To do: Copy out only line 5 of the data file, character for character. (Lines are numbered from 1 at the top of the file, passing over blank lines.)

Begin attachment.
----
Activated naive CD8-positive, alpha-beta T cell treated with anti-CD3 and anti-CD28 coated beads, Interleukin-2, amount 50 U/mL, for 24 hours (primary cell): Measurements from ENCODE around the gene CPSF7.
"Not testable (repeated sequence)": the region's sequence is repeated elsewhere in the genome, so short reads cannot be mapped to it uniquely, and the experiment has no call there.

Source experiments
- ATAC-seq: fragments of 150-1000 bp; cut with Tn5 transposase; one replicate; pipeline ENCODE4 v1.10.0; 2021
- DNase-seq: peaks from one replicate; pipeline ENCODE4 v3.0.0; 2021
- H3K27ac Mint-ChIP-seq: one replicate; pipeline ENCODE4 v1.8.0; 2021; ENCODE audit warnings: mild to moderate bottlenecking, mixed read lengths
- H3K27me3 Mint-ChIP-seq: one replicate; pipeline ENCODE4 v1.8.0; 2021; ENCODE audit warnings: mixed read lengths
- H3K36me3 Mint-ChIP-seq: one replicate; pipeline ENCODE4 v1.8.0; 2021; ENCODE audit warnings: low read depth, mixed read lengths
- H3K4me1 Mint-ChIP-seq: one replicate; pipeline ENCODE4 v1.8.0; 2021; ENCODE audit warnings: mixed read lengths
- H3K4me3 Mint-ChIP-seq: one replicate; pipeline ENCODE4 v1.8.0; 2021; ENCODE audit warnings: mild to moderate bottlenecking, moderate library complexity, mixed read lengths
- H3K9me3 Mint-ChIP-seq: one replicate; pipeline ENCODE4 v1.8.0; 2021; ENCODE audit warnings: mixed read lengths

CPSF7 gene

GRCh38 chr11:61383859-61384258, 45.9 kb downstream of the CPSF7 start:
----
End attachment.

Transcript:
- DNase-seq: peaks from one replicate; pipeline ENCODE4 v3.0.0; 2021